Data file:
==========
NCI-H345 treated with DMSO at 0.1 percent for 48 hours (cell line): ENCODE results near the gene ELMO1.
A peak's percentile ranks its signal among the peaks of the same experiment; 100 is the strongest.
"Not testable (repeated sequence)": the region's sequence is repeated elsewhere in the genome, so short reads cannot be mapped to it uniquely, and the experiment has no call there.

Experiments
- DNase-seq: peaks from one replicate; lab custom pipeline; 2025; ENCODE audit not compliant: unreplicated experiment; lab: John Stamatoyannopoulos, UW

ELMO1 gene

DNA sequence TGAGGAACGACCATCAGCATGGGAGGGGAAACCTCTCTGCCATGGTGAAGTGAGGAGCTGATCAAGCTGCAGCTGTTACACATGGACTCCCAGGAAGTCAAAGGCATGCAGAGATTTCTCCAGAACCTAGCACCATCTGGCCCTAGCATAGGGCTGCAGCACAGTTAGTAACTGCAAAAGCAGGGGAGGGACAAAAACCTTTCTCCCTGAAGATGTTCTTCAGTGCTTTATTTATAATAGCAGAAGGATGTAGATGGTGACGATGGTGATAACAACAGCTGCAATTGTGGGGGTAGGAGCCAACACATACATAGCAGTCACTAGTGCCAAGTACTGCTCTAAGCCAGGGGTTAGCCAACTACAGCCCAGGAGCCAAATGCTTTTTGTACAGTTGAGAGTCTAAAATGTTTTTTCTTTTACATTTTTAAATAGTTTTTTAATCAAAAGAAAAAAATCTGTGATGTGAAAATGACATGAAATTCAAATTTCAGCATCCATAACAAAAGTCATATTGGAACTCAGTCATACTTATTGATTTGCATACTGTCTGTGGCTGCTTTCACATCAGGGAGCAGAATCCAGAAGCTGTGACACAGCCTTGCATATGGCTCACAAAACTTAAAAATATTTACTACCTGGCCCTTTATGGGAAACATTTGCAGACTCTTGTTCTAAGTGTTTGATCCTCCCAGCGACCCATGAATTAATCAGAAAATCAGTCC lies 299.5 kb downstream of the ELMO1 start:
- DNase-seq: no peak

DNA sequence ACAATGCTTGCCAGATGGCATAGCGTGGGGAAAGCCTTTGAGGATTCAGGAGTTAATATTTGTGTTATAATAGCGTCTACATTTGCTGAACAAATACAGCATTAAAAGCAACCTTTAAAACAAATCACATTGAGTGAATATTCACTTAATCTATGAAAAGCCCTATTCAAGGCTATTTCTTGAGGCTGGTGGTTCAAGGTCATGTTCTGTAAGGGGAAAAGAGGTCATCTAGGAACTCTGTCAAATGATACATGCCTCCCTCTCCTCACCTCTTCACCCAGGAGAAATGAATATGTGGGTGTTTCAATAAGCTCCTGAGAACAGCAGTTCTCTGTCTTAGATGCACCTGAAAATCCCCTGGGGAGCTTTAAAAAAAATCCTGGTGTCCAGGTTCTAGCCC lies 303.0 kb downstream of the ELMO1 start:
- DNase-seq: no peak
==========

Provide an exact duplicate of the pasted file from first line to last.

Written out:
NCI-H345 treated with DMSO at 0.1 percent for 48 hours (cell line): ENCODE results near the gene ELMO1.
A peak's percentile ranks its signal among the peaks of the same experiment; 100 is the strongest.
"Not testable (repeated sequence)": the region's sequence is repeated elsewhere in the genome, so short reads cannot be mapped to it uniquely, and the experiment has no call there.

Experiments
- DNase-seq: peaks from one replicate; lab custom pipeline; 2025; ENCODE audit not compliant: unreplicated experiment; lab: John Stamatoyannopoulos, UW

ELMO1 gene

DNA sequence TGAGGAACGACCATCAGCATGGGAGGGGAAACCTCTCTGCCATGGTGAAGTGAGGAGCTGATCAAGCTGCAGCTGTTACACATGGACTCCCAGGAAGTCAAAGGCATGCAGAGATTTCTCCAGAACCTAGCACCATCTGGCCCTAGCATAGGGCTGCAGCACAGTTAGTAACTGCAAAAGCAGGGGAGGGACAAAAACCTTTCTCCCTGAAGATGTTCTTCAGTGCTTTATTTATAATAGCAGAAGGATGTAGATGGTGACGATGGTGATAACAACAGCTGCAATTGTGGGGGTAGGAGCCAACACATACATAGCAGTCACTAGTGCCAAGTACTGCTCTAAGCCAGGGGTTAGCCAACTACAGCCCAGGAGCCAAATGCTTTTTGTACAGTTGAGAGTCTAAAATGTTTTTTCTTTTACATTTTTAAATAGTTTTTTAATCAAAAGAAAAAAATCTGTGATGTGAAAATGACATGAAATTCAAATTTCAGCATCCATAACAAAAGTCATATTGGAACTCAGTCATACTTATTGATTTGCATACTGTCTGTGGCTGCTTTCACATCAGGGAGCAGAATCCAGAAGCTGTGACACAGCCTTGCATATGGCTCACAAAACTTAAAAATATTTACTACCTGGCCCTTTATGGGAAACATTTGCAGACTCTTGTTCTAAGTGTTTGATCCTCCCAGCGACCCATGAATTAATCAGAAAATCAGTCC lies 299.5 kb downstream of the ELMO1 start:
- DNase-seq: no peak

DNA sequence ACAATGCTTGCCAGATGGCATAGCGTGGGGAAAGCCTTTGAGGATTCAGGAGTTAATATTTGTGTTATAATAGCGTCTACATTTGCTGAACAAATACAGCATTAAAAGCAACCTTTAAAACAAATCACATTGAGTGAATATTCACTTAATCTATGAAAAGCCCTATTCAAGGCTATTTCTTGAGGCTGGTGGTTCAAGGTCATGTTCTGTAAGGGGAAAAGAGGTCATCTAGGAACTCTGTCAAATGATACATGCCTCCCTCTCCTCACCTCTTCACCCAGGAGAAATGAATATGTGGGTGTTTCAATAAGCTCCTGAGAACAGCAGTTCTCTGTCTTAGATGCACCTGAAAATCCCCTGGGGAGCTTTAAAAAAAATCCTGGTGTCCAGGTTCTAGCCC lies 303.0 kb downstream of the ELMO1 start:
- DNase-seq: no peak